Why might the author choose to begin with so many images of death in "The Scarlet Ibis"?

In "The Scarlet Ibis," the author chooses to start with so many images of death because he wants to foreshadow the eventual death of Doodle. The dead things of nature at the start of the story also foreshadow Doodle's love of nature.

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At the beginning of James Hurst's short story "The Scarlet Ibis," we are treated to some images of death drawn from nature. We are told in the very first line of the story that "summer is dead" when the ibis came to the "bleeding tree."

Later on in the story, the boy William "Doodle" Armstrong will drop down dead after he tries to keep up with his brother when they're trying to escape a terrifying storm. One could argue that Doodle's death is prefigured by the opening lines in that he dies just like summer and has blood running from his mouth, which recalls the "bleeding tree" in the very first line.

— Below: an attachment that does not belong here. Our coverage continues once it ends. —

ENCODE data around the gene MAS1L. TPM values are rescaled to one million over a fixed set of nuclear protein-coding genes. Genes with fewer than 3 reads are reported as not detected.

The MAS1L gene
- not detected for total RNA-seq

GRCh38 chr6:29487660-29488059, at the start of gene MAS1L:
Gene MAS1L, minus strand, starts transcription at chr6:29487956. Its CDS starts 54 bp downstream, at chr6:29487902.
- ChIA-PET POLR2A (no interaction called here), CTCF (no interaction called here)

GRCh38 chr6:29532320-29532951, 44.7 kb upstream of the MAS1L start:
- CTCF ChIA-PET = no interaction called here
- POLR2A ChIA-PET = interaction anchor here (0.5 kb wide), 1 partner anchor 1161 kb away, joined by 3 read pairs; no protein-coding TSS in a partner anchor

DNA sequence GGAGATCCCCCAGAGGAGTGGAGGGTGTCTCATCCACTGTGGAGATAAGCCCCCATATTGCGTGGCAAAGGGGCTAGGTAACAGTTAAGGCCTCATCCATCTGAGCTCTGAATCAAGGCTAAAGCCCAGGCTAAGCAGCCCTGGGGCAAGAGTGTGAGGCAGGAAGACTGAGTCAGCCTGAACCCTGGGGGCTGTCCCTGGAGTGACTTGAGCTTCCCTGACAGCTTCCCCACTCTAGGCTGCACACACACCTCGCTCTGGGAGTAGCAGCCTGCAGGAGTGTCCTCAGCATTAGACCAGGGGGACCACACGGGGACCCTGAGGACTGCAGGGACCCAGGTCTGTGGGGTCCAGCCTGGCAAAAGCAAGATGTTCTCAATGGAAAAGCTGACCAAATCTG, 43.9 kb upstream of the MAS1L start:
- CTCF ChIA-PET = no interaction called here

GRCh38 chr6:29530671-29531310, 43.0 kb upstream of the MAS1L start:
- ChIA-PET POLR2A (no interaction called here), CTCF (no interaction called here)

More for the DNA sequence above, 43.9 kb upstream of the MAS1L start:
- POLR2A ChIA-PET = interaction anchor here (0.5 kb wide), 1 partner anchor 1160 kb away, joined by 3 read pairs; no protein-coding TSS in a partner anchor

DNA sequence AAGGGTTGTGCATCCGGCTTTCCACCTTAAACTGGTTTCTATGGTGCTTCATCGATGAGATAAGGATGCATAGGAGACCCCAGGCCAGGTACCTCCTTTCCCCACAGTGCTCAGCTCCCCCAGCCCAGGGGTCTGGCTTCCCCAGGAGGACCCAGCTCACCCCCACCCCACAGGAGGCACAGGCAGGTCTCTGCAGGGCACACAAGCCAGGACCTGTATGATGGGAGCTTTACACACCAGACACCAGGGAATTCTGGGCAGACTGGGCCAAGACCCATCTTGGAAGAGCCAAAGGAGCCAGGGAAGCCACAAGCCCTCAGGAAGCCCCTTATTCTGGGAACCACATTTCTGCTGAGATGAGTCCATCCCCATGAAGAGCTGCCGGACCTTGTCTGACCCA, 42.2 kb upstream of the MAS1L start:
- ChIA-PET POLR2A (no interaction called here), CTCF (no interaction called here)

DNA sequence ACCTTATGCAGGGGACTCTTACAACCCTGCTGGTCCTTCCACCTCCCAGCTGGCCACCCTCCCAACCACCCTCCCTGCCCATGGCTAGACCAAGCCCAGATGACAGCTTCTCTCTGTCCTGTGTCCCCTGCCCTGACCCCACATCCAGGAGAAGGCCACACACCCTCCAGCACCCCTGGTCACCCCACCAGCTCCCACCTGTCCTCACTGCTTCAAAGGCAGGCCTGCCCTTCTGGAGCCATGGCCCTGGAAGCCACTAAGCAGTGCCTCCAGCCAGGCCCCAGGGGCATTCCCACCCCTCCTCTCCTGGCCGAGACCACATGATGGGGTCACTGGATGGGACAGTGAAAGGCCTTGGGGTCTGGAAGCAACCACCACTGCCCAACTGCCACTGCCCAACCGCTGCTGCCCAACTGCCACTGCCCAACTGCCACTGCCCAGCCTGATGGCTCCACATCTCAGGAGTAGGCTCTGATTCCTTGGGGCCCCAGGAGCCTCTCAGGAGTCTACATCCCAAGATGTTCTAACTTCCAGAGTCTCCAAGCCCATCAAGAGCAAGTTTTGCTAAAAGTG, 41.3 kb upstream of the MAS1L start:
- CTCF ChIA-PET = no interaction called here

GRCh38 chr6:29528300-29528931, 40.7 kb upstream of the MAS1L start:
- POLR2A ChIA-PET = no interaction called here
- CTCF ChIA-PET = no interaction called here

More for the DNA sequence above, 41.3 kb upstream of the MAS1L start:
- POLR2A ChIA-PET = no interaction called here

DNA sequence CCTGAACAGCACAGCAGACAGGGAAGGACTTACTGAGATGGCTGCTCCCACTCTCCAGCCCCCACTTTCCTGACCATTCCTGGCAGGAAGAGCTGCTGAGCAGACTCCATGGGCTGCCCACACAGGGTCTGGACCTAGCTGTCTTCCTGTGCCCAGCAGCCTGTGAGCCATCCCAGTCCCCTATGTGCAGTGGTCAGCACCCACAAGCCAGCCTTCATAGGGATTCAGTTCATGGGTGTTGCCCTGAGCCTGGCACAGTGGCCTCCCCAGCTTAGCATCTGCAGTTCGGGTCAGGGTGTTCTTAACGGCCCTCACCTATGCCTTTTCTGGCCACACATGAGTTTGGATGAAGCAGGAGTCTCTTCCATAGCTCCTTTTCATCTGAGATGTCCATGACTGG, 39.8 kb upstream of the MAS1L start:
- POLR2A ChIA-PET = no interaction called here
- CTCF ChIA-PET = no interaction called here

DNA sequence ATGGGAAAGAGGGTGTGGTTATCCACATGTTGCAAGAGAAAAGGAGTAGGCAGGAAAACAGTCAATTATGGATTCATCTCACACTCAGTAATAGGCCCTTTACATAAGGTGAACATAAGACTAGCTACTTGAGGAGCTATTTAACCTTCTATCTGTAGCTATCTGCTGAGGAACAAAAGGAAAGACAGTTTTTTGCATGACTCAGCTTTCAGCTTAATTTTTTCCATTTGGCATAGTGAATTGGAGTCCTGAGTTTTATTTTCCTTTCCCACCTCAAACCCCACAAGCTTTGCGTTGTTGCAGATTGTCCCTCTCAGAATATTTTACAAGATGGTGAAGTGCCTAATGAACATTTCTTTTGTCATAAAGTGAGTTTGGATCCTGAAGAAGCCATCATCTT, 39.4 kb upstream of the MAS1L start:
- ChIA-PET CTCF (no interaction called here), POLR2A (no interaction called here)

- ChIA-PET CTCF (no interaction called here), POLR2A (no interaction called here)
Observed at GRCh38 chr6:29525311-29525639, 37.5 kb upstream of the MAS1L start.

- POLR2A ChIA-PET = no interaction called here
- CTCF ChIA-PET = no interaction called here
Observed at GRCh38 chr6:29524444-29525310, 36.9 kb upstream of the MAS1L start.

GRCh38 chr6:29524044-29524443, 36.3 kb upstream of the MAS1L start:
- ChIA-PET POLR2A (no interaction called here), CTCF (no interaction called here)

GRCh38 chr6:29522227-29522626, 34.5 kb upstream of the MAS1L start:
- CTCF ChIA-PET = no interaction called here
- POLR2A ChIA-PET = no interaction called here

It could also be said to be the case that the images of death at the beginning of the story foreshadow the close connection with nature that Doodle will forge. Doodle loves nature with a passion and is himself a force of nature in some respects. Whatever his struggles in the everyday world may be, in the natural world he's very much in his element.

But as the opening lines remind us, nature can be a place of death as well as life, all part of the never-ending cycle of life. As with all of us, Doodle is very much a part of that cycle.

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